If you are trying to select text to create highlights or citations, remember that you must now click or tap on the first word, and then click or tap on the last word.
One moment ...
Default project is now your active project.
Project items

Items saved from this article

This article has been saved
Highlights (0)
Some of your highlights are legacy items.

Highlights saved before July 30, 2012 will not be displayed on their respective source pages.

You can easily re-create the highlights by opening the book page or article, selecting the text, and clicking “Highlight.”

Citations (0)
Some of your citations are legacy items.

Any citation created before July 30, 2012 will labeled as a “Cited page.” New citations will be saved as cited passages, pages or articles.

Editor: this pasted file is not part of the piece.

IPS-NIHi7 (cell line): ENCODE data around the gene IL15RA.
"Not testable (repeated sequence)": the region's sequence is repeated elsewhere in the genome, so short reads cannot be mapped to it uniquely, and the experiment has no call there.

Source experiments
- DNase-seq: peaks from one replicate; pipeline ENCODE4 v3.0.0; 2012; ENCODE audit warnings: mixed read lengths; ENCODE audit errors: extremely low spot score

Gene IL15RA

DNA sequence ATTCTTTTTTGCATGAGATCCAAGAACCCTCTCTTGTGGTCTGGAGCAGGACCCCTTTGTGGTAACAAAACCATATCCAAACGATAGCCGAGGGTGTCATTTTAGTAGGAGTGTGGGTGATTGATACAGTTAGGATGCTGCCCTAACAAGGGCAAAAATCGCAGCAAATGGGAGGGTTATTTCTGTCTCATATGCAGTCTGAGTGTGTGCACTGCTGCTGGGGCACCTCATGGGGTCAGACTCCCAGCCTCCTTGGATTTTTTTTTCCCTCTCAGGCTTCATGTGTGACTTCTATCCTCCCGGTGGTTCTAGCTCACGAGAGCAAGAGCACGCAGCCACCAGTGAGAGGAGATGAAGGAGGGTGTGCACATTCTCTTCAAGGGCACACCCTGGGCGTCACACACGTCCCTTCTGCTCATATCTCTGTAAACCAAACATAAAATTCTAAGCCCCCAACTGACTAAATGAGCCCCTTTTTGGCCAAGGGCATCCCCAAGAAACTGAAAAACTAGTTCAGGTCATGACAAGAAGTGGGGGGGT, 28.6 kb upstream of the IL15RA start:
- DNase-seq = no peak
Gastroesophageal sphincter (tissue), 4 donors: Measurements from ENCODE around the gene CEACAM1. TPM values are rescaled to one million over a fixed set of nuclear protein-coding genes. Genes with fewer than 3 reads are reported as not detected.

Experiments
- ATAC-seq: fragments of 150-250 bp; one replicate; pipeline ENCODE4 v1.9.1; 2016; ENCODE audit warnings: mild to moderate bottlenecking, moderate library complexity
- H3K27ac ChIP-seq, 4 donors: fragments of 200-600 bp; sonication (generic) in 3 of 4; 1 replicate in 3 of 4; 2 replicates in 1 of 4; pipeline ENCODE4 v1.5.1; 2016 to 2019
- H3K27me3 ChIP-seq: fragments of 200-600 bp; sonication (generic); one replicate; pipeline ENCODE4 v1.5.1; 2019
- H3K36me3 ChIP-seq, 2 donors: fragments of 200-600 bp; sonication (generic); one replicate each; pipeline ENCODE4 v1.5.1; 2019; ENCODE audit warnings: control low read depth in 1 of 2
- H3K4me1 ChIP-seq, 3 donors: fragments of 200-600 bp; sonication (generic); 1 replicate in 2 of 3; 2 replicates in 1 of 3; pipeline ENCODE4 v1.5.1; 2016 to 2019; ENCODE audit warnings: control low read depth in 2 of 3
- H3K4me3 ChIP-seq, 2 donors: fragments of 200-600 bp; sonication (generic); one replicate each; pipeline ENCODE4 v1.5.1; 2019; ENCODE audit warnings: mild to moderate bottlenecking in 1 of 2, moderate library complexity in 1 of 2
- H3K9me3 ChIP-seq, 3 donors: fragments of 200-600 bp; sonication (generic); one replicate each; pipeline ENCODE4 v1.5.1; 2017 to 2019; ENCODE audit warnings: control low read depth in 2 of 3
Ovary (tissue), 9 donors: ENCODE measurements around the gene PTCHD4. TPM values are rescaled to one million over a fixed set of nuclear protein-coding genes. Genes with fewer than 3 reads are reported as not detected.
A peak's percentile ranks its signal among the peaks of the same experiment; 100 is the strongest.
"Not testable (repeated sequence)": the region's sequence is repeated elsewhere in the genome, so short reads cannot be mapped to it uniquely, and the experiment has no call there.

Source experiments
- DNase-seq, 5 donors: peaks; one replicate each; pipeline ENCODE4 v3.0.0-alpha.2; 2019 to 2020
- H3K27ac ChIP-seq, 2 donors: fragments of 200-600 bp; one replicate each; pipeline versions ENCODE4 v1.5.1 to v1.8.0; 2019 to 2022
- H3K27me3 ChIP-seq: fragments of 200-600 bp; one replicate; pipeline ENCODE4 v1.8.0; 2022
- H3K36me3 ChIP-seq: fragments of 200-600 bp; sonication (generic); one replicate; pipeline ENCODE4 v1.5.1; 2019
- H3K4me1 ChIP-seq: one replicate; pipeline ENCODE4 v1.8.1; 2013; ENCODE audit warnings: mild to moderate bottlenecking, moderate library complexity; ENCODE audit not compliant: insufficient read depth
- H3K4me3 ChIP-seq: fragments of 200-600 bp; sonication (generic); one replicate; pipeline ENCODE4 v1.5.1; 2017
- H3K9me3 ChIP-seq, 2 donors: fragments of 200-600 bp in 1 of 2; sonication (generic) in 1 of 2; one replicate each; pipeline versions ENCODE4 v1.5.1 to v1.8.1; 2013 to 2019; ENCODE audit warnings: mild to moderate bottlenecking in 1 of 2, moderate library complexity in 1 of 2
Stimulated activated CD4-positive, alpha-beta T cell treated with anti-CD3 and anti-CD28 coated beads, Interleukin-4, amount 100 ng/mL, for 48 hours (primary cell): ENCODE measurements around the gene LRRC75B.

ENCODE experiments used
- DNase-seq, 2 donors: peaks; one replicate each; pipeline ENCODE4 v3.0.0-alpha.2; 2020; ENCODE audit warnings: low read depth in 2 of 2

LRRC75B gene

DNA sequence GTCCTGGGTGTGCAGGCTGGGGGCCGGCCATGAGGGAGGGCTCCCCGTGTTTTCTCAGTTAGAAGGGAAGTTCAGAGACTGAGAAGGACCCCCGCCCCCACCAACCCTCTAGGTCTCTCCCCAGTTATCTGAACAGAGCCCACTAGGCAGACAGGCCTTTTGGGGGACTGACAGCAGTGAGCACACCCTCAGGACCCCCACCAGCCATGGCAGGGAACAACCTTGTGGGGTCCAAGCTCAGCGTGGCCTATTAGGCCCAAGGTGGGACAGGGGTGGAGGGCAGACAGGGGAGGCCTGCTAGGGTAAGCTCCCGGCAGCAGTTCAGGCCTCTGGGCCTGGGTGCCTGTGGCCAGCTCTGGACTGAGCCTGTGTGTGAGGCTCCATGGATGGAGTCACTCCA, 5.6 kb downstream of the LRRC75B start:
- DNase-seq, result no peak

We also added the ability to view new citations from your projects or the book or article where you created them.

Notes (0)
Bookmarks (0)

You have no saved items from this article

Project items include:
  • Saved book/article
  • Highlights
  • Quotes/citations
  • Notes
  • Bookmarks
Notes
Cite this article

Cited article

Style
Citations are available only to our active members.
Buy instant access to cite pages or passages in MLA, APA and Chicago citation styles.

(Einhorn, 1992, p. 25)

(Einhorn 25)

1. Lois J. Einhorn, Abraham Lincoln, the Orator: Penetrating the Lincoln Legend (Westport, CT: Greenwood Press, 1992), 25, http://www.questia.com/read/27419298.

Cited article

Louise Talma's Christmas Carol
Settings

Settings

Typeface
Text size Smaller Larger Reset View mode
Search within

Search within this article

Look up

Look up a word

  • Dictionary
  • Thesaurus
Please submit a word or phrase above.
Print this page

Print this page

Why can't I print more than one page at a time?

Help
Full screen

matching results for page

    Questia reader help

    How to highlight and cite specific passages

    1. Click or tap the first word you want to select.